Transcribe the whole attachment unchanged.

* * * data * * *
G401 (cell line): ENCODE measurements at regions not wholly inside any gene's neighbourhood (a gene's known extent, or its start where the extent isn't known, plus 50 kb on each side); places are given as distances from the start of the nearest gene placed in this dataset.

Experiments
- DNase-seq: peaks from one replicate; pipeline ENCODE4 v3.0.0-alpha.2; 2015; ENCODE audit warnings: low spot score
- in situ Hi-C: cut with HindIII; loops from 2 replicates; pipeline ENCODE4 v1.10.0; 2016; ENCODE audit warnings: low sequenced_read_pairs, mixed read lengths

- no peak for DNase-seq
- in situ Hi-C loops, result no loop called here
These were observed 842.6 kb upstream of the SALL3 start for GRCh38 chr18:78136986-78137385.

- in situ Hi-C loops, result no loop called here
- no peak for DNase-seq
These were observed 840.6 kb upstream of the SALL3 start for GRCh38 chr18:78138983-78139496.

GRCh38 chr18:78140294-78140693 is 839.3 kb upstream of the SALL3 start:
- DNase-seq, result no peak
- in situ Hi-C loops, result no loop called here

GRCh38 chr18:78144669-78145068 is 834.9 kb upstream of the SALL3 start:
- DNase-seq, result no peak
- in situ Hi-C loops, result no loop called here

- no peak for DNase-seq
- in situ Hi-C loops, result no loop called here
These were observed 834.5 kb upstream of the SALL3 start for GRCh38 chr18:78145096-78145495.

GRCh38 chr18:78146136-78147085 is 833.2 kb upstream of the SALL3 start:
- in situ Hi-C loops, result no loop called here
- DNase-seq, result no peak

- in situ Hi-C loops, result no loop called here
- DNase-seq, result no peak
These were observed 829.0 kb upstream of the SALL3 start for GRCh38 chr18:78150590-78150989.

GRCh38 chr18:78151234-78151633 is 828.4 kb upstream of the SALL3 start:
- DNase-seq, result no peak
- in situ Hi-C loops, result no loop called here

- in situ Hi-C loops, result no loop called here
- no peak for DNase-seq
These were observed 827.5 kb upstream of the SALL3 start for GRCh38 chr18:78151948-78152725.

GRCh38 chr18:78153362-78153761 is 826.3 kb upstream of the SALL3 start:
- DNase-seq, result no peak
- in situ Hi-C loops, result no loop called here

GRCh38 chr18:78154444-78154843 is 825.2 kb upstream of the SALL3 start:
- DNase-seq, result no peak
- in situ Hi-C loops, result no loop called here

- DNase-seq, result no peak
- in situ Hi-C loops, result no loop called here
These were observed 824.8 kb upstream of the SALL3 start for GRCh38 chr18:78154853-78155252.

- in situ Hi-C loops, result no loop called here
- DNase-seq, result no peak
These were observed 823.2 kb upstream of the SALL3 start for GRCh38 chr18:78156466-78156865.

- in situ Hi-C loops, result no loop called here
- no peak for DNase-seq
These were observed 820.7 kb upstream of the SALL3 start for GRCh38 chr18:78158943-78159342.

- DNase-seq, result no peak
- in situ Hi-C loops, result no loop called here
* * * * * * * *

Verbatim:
G401 (cell line): ENCODE measurements at regions not wholly inside any gene's neighbourhood (a gene's known extent, or its start where the extent isn't known, plus 50 kb on each side); places are given as distances from the start of the nearest gene placed in this dataset.

Experiments
- DNase-seq: peaks from one replicate; pipeline ENCODE4 v3.0.0-alpha.2; 2015; ENCODE audit warnings: low spot score
- in situ Hi-C: cut with HindIII; loops from 2 replicates; pipeline ENCODE4 v1.10.0; 2016; ENCODE audit warnings: low sequenced_read_pairs, mixed read lengths

- no peak for DNase-seq
- in situ Hi-C loops, result no loop called here
These were observed 842.6 kb upstream of the SALL3 start for GRCh38 chr18:78136986-78137385.

- in situ Hi-C loops, result no loop called here
- no peak for DNase-seq
These were observed 840.6 kb upstream of the SALL3 start for GRCh38 chr18:78138983-78139496.

GRCh38 chr18:78140294-78140693 is 839.3 kb upstream of the SALL3 start:
- DNase-seq, result no peak
- in situ Hi-C loops, result no loop called here

GRCh38 chr18:78144669-78145068 is 834.9 kb upstream of the SALL3 start:
- DNase-seq, result no peak
- in situ Hi-C loops, result no loop called here

- no peak for DNase-seq
- in situ Hi-C loops, result no loop called here
These were observed 834.5 kb upstream of the SALL3 start for GRCh38 chr18:78145096-78145495.

GRCh38 chr18:78146136-78147085 is 833.2 kb upstream of the SALL3 start:
- in situ Hi-C loops, result no loop called here
- DNase-seq, result no peak

- in situ Hi-C loops, result no loop called here
- DNase-seq, result no peak
These were observed 829.0 kb upstream of the SALL3 start for GRCh38 chr18:78150590-78150989.

GRCh38 chr18:78151234-78151633 is 828.4 kb upstream of the SALL3 start:
- DNase-seq, result no peak
- in situ Hi-C loops, result no loop called here

- in situ Hi-C loops, result no loop called here
- no peak for DNase-seq
These were observed 827.5 kb upstream of the SALL3 start for GRCh38 chr18:78151948-78152725.

GRCh38 chr18:78153362-78153761 is 826.3 kb upstream of the SALL3 start:
- DNase-seq, result no peak
- in situ Hi-C loops, result no loop called here

GRCh38 chr18:78154444-78154843 is 825.2 kb upstream of the SALL3 start:
- DNase-seq, result no peak
- in situ Hi-C loops, result no loop called here

- DNase-seq, result no peak
- in situ Hi-C loops, result no loop called here
These were observed 824.8 kb upstream of the SALL3 start for GRCh38 chr18:78154853-78155252.

- in situ Hi-C loops, result no loop called here
- DNase-seq, result no peak
These were observed 823.2 kb upstream of the SALL3 start for GRCh38 chr18:78156466-78156865.

- in situ Hi-C loops, result no loop called here
- no peak for DNase-seq
These were observed 820.7 kb upstream of the SALL3 start for GRCh38 chr18:78158943-78159342.

- DNase-seq, result no peak
- in situ Hi-C loops, result no loop called here